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What is Cued Speech?
By Kevin Stuckey, M.Ed., CCC-SLP
Children who are deaf or hard of hearing may exhibit difficulty understanding spoken language. Cued Speech provides the means of translating spoken language using visual representations. Speakers use uniquely connected cues via hand shapes, placement around the mouth, and actual mouth movements when saying sounds/words. Cued Speech allows listeners to combine visual cues in order to identify sounds and interpret the unique combining of cues to illustrate words. This provides the opportunity to build a visual image of what was said. Cued Speech allows the child to make out sounds and words when they are using other strategies such as lip reading.
Cued Speech is a visual mode of communication in which mouth movements of speech combine with “cues” to make the sounds (phonemes) of traditional spoken languages look different. Cueing allows users who are deaf, hard of hearing or who have language/communication disorders to access the basic, fundamental properties of spoken languages through the use of vision. (National Cued Speech Association)
Spoken Language vs. Cued Speech
When using spoken language, an individual’s voice, breath support, and tongue placement work together to produce sounds/words to communicate. To represent different sounds and words heard by the listener, these components are manipulated into various shapes with noticeable facial movements during speech production. Since many speech sounds are produced with the same facial cues, comprehension of spoken words by a deaf or hard of hearing person can sometimes be difficult/confusing while lip reading.
Cued Speech involves the manipulation of handshapes, hand placements, and mouth movements to produce a visual representation of sounds/words. Audible speech is not required when cueing. However, it is recommended that the speaker use mouth movements when speaking. There are eight hand shapes representing consonant phonemes. These are placed on four locations near the mouth to indicate vowel phonemes. The visual hand cues are presented in specific sequences to represent sounds that are combined to form words. This allows the deaf or hard of hearing listener to identify and comprehend different sound combinations and “see” what is being said.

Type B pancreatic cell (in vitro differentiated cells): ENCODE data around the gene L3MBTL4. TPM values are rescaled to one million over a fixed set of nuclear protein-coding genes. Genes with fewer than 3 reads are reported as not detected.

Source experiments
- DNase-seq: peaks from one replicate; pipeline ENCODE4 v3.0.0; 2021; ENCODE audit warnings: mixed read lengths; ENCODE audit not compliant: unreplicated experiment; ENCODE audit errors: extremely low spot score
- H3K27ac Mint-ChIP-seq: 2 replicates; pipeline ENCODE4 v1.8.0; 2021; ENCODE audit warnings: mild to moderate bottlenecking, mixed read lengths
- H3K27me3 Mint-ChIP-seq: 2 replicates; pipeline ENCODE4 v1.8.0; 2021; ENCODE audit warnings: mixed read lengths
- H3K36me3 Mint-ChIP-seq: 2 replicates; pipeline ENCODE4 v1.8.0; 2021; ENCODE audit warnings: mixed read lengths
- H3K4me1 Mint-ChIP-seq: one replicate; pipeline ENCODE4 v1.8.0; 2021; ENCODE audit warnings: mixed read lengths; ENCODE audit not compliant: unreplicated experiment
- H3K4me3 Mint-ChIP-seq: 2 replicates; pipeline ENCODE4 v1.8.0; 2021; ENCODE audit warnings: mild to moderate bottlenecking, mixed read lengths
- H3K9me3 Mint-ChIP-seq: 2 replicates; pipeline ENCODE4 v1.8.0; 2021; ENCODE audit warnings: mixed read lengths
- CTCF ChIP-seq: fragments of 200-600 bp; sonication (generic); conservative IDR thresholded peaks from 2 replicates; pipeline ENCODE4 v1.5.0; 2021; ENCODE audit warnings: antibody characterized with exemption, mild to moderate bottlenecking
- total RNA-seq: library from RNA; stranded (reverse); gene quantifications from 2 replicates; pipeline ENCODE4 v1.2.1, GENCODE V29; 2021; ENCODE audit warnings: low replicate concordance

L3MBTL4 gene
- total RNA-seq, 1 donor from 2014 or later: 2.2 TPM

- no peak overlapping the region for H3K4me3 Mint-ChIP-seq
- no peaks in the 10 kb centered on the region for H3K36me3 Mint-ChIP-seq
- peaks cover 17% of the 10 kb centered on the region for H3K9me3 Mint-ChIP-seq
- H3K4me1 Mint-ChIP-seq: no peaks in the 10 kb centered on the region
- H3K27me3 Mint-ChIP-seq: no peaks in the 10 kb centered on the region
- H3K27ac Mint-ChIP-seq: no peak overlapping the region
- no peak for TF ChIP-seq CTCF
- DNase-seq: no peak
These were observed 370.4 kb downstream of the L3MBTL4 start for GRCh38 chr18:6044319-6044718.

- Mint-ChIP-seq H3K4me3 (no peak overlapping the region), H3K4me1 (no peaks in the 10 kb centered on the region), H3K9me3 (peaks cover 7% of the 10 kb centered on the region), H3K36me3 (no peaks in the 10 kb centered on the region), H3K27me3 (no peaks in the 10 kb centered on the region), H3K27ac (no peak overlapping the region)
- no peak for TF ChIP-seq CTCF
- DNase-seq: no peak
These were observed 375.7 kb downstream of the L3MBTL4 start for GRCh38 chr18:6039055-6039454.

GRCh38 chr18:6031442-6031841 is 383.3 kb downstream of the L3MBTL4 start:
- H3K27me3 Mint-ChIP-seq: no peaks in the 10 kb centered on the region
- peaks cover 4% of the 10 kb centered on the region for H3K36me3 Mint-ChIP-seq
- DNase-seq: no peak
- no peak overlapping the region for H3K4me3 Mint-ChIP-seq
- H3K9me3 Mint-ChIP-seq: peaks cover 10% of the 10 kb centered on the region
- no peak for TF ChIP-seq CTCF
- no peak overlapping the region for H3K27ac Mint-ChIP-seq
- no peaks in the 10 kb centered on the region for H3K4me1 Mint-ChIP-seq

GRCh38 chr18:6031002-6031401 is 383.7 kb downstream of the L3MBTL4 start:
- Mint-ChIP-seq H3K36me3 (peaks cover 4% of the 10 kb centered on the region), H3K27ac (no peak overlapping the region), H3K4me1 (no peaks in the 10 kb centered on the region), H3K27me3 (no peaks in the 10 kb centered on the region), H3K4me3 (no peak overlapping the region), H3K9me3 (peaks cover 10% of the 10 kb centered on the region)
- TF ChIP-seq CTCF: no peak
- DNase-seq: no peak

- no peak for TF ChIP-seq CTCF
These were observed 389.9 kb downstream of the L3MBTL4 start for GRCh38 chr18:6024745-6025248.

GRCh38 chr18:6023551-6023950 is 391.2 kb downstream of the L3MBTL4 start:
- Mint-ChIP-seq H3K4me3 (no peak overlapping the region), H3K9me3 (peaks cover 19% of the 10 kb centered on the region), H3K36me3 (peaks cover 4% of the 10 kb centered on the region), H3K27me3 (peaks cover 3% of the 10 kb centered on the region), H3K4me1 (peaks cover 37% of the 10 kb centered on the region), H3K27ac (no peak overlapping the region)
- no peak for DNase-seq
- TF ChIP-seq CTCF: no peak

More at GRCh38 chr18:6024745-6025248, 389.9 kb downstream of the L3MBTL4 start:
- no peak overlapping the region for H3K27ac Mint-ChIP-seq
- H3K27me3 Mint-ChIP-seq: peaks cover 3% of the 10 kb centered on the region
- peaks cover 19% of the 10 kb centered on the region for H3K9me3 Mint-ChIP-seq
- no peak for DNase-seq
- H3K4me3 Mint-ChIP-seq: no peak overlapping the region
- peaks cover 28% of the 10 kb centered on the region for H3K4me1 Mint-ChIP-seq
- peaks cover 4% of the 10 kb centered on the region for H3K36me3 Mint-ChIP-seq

Cued Speech for American English: Hand Shapes and Mouth Positions Chart
Effects of Cued Speech
A hearing loss can have a negative impact on a person’s ability to learn to read. Cued Speech provides a visual representation of the sounds in spoken language allowing a deaf child to develop phonemic skills in a similar way as a hearing child does.
These skills are important for the development of literacy--reading and writing. With the use of Cued Speech, it is common for deaf children to demonstrate literacy skills equal to or greater than children with good hearing.
Because Cued Speech is phonetically based, the deaf child can identify all of the sounds that make up each word. Speaking is not required by the Cued Speech user. Since Cued Speech is used around the mouth, it does support the acquisition of lip reading skills.
Cued Speech & American Sign Language (ASL)
When using American Sign Language (ASL), parents and children must first learn the signs and unique grammatical structures of ASL. Therefore, the development of a child’s communication skills depend on how quickly parents are able to learn and begin to sign. Also, since new words are frequently added to the English language, new ASL signs need to be taught on a regular basis.
Cued Speech consists of eight handshapes and four placement locations. These cues can be combined in various sequences providing visual cues for comprehension. Due to the small set of communication cues, the ability to begin effective communication can be achieved quickly.
“What is Cued Speech?” (2018) Retrieved 4-3-19 from
“About Cued Speech” (2018) Retrieved 4-3-19 from

*Handy Handouts® are for classroom and personal use only.
Any commercial use is strictly prohibited.

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